Are Mass Market FX Getting Better, or Am I Just Getting Less Picky??

Discussion in 'Effects, Pedals, Strings & Things' started by LSchefman, Mar 20, 2006.


  1. LSchefman

    LSchefman Supporting Member

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    Over the past few days, and for the first time in a very long time, I brought home some mass market effects, the Boss RT20, and both the Zakk Wilde wah and the 535Q wah (the 535 may have had a defective switch).

    I like these products a lot.

    I hope I'm not a gear snob, but I have generally disliked mass market FX products since I discovered how much better stuff coming out of the low-volume shops sounded years ago. I've turned up my nose at anything you can get in the accessories department at GC.

    I dunno, maybe the big boys are starting to hear footsteps, but I think these recent products show that at least two of them are listening. The Dunlop wahs I took home had Fasel inductors (could it be that someone played them a Fulltone or a Teese? ;)), and the Boss piece is very nice in its own right.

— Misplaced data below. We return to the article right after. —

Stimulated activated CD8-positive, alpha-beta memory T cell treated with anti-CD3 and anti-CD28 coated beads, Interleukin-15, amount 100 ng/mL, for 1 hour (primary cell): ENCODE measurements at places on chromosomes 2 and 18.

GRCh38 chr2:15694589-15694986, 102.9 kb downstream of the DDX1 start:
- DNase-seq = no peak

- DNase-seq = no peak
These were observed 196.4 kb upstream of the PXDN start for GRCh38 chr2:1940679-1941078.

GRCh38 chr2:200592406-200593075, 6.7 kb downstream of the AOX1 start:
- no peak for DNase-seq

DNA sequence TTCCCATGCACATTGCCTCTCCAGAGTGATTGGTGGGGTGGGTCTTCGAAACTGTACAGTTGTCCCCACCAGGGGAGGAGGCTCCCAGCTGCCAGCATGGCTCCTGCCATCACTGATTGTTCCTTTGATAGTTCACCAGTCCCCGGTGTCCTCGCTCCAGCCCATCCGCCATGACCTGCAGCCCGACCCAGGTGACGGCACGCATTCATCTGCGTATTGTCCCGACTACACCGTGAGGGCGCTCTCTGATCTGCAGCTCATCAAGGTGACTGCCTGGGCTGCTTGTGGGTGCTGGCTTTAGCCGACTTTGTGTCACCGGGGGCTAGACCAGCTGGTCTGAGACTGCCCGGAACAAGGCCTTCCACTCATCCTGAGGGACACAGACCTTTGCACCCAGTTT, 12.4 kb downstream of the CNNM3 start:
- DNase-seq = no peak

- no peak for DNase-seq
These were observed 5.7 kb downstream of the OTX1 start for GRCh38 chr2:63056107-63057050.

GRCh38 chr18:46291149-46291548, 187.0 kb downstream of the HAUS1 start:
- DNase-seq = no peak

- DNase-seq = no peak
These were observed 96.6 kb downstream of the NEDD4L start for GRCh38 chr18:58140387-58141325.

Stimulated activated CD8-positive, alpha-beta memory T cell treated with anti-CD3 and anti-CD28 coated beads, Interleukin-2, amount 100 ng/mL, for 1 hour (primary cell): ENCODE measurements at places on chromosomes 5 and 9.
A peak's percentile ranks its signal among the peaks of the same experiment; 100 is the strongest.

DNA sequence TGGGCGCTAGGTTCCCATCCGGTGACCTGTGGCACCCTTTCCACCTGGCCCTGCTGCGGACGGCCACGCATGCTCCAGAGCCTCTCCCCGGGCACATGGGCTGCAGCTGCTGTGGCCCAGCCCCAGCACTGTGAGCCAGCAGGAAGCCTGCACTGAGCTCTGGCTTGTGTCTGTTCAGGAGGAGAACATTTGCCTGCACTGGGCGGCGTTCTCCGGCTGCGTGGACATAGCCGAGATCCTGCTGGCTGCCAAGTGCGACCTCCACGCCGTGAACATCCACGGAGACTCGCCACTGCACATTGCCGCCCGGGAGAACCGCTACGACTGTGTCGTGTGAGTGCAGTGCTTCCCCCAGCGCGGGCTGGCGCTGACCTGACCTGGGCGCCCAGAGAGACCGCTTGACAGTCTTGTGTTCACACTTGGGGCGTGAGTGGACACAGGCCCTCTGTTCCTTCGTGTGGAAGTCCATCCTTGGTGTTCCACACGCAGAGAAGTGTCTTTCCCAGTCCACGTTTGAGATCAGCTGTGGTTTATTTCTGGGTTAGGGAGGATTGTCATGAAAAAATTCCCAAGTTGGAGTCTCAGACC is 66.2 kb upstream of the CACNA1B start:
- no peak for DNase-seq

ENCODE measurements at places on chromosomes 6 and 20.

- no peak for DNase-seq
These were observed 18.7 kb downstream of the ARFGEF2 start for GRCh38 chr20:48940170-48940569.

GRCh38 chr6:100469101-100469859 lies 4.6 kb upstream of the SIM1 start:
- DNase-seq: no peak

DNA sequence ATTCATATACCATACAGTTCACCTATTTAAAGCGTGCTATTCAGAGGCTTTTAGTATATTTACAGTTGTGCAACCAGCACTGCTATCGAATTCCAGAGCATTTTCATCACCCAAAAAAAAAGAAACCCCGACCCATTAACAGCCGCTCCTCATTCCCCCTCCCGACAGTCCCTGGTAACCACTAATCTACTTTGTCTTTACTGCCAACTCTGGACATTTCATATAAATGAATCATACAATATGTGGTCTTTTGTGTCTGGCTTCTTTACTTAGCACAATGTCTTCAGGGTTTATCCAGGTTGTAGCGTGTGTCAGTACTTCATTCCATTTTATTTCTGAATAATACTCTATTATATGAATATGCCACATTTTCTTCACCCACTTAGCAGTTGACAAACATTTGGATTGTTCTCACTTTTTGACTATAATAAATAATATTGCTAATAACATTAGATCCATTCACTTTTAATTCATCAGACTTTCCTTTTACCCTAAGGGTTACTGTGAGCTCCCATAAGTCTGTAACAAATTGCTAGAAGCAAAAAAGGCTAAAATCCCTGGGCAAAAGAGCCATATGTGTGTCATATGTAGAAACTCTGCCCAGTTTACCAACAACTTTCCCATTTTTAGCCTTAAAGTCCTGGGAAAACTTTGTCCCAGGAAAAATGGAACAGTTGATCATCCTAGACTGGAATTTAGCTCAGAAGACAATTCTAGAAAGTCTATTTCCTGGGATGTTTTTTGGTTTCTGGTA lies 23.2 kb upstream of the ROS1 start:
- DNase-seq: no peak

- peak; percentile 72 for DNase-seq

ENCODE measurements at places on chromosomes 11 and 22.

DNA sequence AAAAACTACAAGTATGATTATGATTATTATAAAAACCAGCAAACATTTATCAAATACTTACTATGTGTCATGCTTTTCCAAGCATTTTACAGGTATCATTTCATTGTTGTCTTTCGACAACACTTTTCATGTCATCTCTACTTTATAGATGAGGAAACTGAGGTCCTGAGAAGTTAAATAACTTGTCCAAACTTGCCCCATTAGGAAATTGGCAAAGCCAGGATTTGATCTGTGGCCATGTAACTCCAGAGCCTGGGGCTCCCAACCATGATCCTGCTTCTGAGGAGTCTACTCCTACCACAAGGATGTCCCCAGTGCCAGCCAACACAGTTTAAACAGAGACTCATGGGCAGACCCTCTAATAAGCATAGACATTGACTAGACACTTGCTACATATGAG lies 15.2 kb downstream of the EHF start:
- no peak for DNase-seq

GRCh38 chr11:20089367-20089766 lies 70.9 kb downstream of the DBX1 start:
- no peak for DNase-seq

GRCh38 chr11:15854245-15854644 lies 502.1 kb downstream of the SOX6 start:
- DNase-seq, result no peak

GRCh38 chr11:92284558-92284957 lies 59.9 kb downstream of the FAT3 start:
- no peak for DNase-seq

Then again, maybe just about anything sounds good through my TR. :)

    Wait...maybe I am just going to stop cork-sniffing! Maybe I should discover the kinds of products that show up at stores and stages all over the world! Maybe I should save coin on FX, and take a serious listen to ordinary stuff! Maybe I should cut the soles off my shoes, climb a tree, and learn to play the flute!

    Naaaah.
     
  2. aleclee

    aleclee TGP Tech Wrangler Staff Member

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    I'd go so far as to say that mass market gear in general is improving. Value-priced guitars, amps, fx are all quite usable (or better) today where they really weren't 20 years ago.
     
  3. scottywompas

    scottywompas Member